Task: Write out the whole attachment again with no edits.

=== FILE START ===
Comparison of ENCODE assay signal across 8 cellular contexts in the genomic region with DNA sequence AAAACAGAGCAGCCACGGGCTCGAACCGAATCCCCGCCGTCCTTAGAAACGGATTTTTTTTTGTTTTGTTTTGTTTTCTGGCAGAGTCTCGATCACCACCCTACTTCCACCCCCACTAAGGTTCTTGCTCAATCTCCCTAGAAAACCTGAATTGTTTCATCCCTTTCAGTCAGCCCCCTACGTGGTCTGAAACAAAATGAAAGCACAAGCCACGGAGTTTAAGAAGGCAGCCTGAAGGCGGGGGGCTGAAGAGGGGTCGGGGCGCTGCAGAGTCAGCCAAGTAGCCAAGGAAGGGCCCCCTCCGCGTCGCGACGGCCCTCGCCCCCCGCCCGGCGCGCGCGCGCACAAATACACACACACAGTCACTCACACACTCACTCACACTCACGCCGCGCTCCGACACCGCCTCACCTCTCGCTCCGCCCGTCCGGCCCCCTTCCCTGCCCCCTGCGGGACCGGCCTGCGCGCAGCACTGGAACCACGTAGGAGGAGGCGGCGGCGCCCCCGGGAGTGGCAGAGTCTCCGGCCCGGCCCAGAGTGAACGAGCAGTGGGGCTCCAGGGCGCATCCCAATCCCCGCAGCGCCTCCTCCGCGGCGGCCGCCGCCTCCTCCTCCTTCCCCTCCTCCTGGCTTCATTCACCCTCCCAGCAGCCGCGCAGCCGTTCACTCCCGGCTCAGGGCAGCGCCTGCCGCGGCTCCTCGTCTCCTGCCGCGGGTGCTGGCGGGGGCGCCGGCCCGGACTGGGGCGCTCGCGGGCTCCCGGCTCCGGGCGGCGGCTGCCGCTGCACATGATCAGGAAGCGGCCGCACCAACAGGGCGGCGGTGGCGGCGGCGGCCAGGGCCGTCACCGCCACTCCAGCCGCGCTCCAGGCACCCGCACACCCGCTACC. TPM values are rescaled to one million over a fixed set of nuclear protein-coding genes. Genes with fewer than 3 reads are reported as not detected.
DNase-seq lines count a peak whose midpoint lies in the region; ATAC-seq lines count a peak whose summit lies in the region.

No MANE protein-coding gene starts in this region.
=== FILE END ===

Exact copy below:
Comparison of ENCODE assay signal across 8 cellular contexts in the genomic region with DNA sequence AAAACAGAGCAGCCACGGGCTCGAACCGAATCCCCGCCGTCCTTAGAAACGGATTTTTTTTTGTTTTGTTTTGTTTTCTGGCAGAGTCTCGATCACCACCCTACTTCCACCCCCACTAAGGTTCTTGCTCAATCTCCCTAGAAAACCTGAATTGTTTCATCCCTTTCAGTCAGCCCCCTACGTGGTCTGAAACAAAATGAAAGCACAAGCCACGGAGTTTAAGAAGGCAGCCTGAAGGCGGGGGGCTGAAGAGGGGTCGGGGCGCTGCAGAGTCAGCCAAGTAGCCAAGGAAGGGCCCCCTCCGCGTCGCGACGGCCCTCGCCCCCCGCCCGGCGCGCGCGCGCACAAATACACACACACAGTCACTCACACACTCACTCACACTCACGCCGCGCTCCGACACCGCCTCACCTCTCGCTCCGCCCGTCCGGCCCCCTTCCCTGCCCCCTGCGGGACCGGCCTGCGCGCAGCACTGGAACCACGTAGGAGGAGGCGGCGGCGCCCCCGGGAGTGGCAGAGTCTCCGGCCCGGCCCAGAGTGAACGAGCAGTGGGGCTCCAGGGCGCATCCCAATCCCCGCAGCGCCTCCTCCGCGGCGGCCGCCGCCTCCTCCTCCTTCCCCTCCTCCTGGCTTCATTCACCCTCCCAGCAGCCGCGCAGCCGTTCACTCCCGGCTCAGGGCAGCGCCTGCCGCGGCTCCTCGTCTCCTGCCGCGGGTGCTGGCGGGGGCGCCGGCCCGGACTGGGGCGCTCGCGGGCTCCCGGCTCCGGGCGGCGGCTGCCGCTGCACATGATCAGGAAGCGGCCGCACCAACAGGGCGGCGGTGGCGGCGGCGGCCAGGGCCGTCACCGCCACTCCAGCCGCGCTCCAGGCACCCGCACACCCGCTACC. TPM values are rescaled to one million over a fixed set of nuclear protein-coding genes. Genes with fewer than 3 reads are reported as not detected.
DNase-seq lines count a peak whose midpoint lies in the region; ATAC-seq lines count a peak whose summit lies in the region.

No MANE protein-coding gene starts in this region.